It was one of those “where were you?” moments this past Workers’ Day. A few of us were standing in the street in front of the house at 13 Eleanor Street in Troyeville, Johannesburg, waiting for the wreath-laying ceremony to begin. It was on the exact spot where, 30 years ago to the day, the academic, activist and our comrade, David Webster, was shot and killed.
David and his partner, Maggie Friedman, had just returned from walking their dogs on 1 May 1989 and he was opening the bakkie’s canopy to let them out. A car pulled up and a shotgun was fired at close range.
Friedman told the Truth and Reconciliation Commission in 1997: “I heard something like a car backfiring. I realised something was wrong when I saw David clutching his chest. He said, ‘I’ve been shot by a shotgun. Get an ambulance.’ He fell down on the pavement and died about half an hour later.”
The assassin was Ferdi Barnard, a member of the so-called Civil Cooperation Bureau, a clandestine hit squad deployed by the apartheid state. He got R40 000 for this hit on a man known as a gentle revolutionary. Barnard, who was finally convicted in 1998 and sentenced to life imprisonment, was granted parole and released on 2 April this year.
Webster was killed on a Monday. The weather that day, sitting in the newsroom at Vrye Weekblad and feeling drained of life at the breaking news of David’s assassination, still springs vividly to mind. Much like 30 years later, it was a beautiful, crisp, autumn Highveld day.
This year, 1 May was a day of memory. United Democratic Front stalwart Mohammed Valli Moosa recalled Webster’s tireless work with the Detainees’ Parents Support Committee, which the family members of detained activists with no recourse to legal intervention set up. When he was in detention, there were 40 000 other activists incarcerated alongside him.
How to remember
The local ANC branch choir, consisting mainly of Webster’s comrades from back then, sang a song written especially for the day:
You played your part well 30 years ago
You helped set our country free
Worked to expose the dirty tricks of the apartheid regime
Who gave Inkatha guns to fight the ANC
“It is wonderful that we’re remembering David like this,” remarked poet Phillippa Yaa de Villiers as we walked to the nearby park named after him. “The problem is that we’re forgetting people every day in our country.”
So how do we remember? Art, including popular art, can help us not to forget.
Good political songs help us remember. The best ones can whip you up to take action. They can conscientise you, seduce you, coax you. Political songs can also be about what’s happening in the streets. They can be, simply, poetry.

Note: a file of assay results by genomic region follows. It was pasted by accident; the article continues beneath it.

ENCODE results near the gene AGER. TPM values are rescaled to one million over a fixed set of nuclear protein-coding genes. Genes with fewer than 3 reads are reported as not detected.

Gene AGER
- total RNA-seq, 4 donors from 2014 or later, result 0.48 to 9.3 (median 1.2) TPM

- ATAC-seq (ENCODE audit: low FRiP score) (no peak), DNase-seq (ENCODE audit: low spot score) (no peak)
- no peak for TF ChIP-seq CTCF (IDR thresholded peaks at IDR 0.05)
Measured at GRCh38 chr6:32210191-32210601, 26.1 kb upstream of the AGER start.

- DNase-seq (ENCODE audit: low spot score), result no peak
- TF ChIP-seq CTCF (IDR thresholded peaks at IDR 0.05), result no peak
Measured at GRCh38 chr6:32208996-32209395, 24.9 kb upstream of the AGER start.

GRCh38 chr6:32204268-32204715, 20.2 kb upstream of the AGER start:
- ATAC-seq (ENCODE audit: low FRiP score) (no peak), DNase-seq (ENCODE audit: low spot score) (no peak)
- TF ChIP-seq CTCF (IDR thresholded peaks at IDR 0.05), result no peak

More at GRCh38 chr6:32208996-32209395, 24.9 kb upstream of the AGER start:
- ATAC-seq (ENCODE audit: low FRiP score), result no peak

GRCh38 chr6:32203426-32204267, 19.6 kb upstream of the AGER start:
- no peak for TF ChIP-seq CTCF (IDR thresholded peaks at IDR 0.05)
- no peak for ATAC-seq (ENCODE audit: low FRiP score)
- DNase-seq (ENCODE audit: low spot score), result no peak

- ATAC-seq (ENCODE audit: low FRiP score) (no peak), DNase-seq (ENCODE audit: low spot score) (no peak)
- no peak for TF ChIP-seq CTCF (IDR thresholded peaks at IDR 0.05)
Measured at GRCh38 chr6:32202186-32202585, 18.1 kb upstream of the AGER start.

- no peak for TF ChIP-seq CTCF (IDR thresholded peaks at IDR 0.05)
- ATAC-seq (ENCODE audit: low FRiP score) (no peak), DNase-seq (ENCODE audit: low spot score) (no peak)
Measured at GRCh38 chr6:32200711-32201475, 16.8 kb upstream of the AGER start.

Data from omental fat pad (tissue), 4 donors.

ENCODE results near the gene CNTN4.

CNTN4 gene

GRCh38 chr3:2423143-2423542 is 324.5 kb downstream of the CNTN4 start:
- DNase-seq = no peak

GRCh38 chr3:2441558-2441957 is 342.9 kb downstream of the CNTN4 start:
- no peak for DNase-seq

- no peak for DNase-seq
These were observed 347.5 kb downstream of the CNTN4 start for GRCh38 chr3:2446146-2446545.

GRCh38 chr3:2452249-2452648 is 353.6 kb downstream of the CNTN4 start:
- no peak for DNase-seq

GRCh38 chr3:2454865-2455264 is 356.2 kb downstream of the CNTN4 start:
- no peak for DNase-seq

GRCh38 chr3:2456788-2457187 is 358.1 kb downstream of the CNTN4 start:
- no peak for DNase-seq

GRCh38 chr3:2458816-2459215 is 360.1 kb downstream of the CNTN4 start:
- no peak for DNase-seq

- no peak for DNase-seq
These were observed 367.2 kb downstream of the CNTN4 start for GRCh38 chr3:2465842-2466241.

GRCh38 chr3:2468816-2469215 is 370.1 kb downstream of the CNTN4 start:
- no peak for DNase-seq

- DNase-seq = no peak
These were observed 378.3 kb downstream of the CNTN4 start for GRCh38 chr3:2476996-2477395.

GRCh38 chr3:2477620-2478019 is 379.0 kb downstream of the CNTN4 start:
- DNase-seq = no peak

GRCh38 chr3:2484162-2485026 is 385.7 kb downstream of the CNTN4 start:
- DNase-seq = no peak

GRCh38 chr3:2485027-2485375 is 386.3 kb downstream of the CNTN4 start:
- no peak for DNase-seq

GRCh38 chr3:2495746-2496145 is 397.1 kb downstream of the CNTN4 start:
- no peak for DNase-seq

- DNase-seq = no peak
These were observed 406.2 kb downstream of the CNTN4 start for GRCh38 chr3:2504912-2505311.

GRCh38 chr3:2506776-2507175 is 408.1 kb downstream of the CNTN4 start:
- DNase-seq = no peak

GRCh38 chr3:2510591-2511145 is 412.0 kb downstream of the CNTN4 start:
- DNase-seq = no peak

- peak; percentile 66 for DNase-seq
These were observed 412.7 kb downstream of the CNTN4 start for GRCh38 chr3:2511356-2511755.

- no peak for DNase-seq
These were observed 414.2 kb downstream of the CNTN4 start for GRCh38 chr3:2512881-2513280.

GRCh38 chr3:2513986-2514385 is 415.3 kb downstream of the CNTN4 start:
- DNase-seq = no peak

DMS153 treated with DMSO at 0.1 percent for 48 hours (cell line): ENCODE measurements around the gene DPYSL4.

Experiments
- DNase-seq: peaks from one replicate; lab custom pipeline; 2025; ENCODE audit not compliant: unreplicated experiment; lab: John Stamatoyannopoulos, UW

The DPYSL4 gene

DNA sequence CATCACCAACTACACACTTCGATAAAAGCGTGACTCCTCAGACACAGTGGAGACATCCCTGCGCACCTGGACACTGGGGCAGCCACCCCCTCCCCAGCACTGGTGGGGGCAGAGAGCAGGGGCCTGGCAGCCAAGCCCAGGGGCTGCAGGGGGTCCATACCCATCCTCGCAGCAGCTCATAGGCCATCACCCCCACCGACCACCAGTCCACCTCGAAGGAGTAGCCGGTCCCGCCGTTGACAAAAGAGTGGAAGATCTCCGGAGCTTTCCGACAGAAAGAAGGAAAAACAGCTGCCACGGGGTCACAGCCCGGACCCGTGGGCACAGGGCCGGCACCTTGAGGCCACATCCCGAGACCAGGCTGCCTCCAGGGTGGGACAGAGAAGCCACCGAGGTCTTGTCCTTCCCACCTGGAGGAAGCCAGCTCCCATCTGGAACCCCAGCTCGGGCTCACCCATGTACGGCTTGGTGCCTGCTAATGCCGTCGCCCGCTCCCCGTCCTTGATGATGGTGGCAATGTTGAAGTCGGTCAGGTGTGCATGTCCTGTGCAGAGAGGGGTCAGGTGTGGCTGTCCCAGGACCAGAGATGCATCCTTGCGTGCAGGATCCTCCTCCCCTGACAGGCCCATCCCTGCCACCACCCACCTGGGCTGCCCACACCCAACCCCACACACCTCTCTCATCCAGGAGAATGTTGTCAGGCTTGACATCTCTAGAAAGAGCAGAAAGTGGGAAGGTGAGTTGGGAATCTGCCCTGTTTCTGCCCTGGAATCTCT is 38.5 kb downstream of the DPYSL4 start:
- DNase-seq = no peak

Pop songs can be political, too. In the past few years, a number of America’s most popular artists have become more “political”. Think Beyoncé, Kendrick Lamar, Solange and others.
Anderson .Paak’s new album, Ventura, is a 1970s soul celebration in which he follows in the tracks of masters Stevie Wonder, Curtis Mayfield and Marvin Gaye. All three of them sang songs about love, sex, relationships … pop staples. But they all created some of the finest, most powerful political songs.
The Soul Trinity wrote political songs that were laden with great poetry and conquering hooks, that bossed the hit parades and filled dance floors, and yet still conscientised the fans.
.Paak is clearly aware of this tall order when you write political songs, but he cannot avoid it in these bizarre Trumpian times.
“This is the age of awakening,” he told The Guardian in a recent interview. “It’s no longer that we’re just here to be entertainment. We see what’s going on and we’re not going to be numb to it anymore.
“Are we supposed to play along like everything is cool, and still cheer for the team when just down the street 12-year-olds are getting killed? Are we going to act like schools aren’t getting shot up? I’m seeing it in real time just like everyone else and I don’t have the answers. All I’m here to do is give you guys something to think about while you dance.”
19 April 2019: Anderson .Paak performing at the Coachella Valley Music And Arts Festival in Indio, California, with his band, The Free Nationals. (Photograph by Emma McIntyre/Getty Images for Coachella)
Turn up the volume
Ventura’s standout track, King James, is a current favourite. It’s on heavy rotation on BBC6 Music and that elastic, funky bassline kicking in is the signal to turn up the volume.
The song’s title refers to black basketball legend Lebron James. Read on its own, King James could be accused of being a laundry list of some of the worst stains United States President Donald Trump has left on American society: his wall, his regime’s brutal social injustices, his racist police force and gentrification.
But play it and you know it’s going to be hugely popular. And if there’s one thing Trump hates it’s something that grabs him by his popularity.
But will King James be a great political song that helps us remember this time and its people? Let’s check in about a year or two.